Peru remained the world’s number-one source of blueberries in 2020, achieving a record export year in the process. The value of Peru’s blueberry shipments surpassed the US$1 billion mark, a jump of 23.4% on 2019, according to trade agency Adex, whose representative Lizbeth Pumasunco said, “From August to November we have an advantage, because the US and Canada do not harvest because it is winter, and in the case of Chile and Mexico they do not start their campaigns.”
Chile also shipped a record 118,225 tons of blueberries in 2020/21, up 8.2% on the previous year. The higher volume was due to an increase in planted area, the replacement of old plants with newer, more productive varieties and the introduction of the Systems Approach for exports from the Ñuble and Biobío regions, which enabled more fruit to be exported fresh rather than frozen.
The Chilean Blueberry Committee forecasts stable export volumes in 2020-21 despite the disruptions caused by the Covid-19 pandemic. The CBC is working to diversify its export markets, given the current overdependence on the US and China. Although shipments fell to Chile’s main market, the US (-13%), exports to Asia and Europe were up 20% and 8% respectively.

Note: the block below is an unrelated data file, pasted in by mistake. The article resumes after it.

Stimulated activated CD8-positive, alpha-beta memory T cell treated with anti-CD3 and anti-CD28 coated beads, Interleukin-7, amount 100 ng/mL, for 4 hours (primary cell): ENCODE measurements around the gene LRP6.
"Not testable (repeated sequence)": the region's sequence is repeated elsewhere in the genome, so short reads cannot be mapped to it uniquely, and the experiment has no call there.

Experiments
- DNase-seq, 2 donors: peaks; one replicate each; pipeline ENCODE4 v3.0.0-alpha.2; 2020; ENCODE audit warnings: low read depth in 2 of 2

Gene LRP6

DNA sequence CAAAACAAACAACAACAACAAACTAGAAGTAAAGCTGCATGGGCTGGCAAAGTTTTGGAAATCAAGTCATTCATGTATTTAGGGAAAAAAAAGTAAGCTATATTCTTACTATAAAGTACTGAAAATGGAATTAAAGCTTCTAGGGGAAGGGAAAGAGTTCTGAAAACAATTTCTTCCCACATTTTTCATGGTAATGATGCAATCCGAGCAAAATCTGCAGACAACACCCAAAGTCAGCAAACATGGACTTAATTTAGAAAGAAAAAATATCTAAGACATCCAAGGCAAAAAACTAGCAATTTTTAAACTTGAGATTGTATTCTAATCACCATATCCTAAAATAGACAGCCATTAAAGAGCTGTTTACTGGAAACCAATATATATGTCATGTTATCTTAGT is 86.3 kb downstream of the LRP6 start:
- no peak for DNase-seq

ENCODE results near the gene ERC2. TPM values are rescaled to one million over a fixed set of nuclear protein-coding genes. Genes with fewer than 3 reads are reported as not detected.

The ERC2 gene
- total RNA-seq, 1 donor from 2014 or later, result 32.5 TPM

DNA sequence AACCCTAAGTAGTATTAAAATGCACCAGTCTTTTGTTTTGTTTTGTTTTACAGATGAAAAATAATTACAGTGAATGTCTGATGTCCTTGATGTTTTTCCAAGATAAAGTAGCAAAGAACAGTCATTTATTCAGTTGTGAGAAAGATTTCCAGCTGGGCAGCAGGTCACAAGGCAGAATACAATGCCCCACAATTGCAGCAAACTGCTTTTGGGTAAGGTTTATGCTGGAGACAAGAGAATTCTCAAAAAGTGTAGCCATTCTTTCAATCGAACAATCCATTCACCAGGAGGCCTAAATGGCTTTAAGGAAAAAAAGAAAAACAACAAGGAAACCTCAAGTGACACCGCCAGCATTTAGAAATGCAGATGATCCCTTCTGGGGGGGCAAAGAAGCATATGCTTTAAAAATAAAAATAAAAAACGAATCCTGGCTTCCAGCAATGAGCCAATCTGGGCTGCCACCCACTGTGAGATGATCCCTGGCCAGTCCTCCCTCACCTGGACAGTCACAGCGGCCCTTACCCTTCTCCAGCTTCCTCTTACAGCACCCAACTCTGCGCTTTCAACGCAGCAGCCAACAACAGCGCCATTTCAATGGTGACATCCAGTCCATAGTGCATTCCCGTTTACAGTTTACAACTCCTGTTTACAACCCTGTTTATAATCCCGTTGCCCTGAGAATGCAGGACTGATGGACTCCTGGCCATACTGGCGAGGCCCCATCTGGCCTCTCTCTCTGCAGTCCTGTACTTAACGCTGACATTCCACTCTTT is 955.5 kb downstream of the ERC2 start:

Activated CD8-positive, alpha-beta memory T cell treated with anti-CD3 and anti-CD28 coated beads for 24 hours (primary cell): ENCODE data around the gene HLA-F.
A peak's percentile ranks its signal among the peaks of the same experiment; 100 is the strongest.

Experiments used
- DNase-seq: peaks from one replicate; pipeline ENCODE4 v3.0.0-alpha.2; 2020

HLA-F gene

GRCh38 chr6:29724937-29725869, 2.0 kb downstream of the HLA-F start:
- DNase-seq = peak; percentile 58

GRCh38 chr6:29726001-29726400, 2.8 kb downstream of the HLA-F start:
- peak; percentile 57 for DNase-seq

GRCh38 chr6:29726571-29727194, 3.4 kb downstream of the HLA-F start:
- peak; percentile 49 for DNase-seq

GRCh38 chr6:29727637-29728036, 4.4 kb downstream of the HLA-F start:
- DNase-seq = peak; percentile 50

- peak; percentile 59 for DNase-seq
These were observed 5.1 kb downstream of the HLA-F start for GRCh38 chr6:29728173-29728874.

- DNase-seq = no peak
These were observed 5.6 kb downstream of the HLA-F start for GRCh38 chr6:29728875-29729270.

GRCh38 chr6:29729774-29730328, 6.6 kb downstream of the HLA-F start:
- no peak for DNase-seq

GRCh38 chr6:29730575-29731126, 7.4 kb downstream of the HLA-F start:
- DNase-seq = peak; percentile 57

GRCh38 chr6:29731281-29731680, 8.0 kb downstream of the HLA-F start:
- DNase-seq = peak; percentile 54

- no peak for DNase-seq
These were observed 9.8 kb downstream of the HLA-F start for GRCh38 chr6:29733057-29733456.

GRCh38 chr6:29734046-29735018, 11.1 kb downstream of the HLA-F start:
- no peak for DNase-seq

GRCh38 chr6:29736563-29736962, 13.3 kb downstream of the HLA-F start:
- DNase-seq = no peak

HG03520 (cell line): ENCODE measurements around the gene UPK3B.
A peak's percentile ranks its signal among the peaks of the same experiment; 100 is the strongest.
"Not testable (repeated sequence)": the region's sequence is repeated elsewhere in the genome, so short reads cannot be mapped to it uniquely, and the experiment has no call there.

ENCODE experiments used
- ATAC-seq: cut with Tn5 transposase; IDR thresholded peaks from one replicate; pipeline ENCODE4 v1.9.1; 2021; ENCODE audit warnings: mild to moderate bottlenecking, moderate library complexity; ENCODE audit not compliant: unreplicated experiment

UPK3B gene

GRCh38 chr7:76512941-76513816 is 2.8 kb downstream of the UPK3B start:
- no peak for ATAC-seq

The CBC forecasts exports of fresh berries will be close to 111,000 tons in 2020/21, which is 2% more than in the previous campaign. Meanwhile, organic exports increased 16% and now account for 14% of the total volume.
© Fruit-Inform Agency
On September 17, Fruit-Inform Agency (Ukraine) will hold an international Zoom webinar on the highbush blueberry market in Eastern Europe. The event will be in English and combine blueberry production and trade experience from both Western and Eastern Europe.
There are several reasons for an event dedicated to blueberries: they are one of the most expensive and transportable berry crops with perfect taste and flavour; their production and consumption has been actively developing in both the Southern and Northern Hemispheres; and they are traded in Eastern Europe all year round.
The areas that the webinar will focus on are: blueberry production in Eastern Europe; blueberry imports, exports and price performance; minimisation of production and trade risks; and blueberry business development strategies.
Among the speakers, a representative of an international organisation will present market trends in the European market and globally and a representative of a European trader will present his/her view of the blueberry trade developments. There will also be blueberry growers from Ukraine, Russia and Belarus with their assessment of blueberry production, trade and market trends, as well as partners holding webinars about blueberry growing, handling and storage technology innovation. Lastly, a representative of Fruit-Inform will reveal the results of the key study “The Market for Highbush Blueberries in the Eastern Europe-2020”.